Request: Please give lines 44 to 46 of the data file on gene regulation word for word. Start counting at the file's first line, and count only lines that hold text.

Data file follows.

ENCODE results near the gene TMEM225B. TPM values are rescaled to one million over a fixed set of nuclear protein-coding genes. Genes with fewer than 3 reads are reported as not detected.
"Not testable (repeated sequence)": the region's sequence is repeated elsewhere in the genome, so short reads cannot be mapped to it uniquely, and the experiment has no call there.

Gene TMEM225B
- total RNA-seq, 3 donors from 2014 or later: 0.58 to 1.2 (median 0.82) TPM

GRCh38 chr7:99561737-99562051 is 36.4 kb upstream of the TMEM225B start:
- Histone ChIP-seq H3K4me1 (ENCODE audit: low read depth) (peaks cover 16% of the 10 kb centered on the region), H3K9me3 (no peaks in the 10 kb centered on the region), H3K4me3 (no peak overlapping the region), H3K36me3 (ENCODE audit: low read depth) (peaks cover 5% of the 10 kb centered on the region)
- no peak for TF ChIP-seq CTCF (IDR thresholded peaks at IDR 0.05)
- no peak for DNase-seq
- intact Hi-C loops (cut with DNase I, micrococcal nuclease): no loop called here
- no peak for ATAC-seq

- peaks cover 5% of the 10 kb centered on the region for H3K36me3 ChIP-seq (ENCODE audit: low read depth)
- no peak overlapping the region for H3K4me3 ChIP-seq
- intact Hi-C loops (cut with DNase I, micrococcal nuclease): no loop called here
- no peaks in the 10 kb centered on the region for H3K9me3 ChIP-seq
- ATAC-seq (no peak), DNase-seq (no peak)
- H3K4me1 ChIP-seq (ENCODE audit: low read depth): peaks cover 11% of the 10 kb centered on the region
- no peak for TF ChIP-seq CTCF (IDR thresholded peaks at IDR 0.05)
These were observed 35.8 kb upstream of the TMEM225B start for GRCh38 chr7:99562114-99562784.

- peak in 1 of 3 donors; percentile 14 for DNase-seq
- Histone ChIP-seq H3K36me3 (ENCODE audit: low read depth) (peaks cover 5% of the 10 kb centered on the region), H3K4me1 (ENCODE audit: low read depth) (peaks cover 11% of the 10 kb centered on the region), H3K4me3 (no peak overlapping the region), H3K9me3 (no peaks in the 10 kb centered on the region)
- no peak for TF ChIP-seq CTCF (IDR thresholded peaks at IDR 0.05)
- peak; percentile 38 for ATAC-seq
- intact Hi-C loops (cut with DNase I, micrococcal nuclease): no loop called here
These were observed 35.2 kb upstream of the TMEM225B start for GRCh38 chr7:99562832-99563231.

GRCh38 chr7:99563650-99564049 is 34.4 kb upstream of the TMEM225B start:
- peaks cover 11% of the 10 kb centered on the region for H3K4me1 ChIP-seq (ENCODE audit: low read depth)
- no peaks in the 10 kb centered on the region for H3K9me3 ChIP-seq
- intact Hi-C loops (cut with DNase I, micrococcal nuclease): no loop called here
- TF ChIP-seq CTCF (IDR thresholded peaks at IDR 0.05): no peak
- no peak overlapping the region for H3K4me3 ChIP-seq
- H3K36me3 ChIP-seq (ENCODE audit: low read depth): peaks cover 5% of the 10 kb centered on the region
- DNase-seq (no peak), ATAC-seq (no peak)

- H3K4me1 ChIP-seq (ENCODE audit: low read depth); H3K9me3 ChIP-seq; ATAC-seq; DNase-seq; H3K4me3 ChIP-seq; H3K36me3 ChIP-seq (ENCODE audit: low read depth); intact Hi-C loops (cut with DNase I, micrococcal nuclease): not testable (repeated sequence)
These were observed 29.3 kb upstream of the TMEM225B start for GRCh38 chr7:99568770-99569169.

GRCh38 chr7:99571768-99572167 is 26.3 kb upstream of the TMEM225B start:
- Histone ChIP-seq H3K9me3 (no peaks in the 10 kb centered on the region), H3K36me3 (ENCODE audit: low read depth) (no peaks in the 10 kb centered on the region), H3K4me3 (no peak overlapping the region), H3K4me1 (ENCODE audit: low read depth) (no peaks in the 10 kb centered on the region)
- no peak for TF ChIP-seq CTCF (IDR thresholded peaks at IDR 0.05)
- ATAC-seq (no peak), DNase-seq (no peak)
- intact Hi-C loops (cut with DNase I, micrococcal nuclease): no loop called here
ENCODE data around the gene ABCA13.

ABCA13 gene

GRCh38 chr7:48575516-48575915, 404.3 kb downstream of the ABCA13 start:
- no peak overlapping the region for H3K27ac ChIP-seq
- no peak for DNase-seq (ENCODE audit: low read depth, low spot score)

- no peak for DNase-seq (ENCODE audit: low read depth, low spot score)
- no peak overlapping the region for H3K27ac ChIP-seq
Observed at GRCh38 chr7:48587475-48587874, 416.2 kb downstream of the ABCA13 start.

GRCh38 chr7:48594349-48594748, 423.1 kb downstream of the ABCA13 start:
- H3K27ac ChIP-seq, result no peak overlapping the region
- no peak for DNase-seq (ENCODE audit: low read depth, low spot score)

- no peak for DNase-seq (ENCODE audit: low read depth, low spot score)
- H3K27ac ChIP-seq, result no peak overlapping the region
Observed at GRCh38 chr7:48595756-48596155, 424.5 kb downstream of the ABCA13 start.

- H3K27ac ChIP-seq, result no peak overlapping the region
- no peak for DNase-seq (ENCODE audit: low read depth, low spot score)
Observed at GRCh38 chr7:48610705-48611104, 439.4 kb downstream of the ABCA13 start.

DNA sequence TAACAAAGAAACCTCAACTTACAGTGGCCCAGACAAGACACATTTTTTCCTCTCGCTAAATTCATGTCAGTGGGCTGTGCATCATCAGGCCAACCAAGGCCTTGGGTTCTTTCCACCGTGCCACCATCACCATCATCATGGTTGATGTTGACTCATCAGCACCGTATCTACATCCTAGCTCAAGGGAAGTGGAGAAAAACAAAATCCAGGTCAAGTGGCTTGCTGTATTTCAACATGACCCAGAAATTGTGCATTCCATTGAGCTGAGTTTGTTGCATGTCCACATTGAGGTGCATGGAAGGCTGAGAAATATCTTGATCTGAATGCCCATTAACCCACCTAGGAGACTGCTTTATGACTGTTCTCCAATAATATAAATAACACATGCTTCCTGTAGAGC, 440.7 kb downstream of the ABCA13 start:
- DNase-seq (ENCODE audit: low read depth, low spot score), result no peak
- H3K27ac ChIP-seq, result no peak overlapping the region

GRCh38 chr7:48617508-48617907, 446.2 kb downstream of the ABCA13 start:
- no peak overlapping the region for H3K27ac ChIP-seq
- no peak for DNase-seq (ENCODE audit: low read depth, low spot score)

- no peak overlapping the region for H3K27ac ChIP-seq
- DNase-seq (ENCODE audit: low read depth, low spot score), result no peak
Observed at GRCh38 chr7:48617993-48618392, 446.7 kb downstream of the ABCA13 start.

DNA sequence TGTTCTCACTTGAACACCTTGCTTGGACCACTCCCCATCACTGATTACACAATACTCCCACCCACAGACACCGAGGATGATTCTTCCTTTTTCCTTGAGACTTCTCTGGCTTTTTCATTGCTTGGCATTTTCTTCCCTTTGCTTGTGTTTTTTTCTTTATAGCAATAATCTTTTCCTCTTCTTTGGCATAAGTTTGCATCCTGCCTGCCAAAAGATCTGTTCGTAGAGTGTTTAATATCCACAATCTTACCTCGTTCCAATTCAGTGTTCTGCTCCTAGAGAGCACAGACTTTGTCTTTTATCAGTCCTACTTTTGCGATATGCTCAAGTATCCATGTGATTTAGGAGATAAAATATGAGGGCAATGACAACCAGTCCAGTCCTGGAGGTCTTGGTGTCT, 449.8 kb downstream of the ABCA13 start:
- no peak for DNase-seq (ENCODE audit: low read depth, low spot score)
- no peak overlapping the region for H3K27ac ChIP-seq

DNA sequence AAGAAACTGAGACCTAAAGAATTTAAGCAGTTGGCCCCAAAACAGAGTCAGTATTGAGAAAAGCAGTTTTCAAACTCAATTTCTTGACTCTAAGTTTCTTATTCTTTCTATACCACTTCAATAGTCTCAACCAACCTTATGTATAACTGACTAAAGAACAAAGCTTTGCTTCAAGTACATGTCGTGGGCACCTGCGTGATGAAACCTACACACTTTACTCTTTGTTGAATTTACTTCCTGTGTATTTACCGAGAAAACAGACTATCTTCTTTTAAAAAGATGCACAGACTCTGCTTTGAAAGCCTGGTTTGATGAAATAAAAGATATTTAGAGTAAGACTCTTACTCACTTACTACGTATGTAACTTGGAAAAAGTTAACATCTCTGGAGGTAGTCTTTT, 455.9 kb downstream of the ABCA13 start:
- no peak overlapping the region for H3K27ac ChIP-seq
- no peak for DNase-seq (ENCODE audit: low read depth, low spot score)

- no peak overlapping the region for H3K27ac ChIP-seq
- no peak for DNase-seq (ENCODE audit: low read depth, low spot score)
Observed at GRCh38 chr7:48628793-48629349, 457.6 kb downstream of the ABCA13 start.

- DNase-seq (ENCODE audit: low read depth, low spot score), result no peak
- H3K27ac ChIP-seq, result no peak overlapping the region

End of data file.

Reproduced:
- no peak for DNase-seq (ENCODE audit: low read depth, low spot score)

- no peak for DNase-seq (ENCODE audit: low read depth, low spot score)
- no peak overlapping the region for H3K27ac ChIP-seq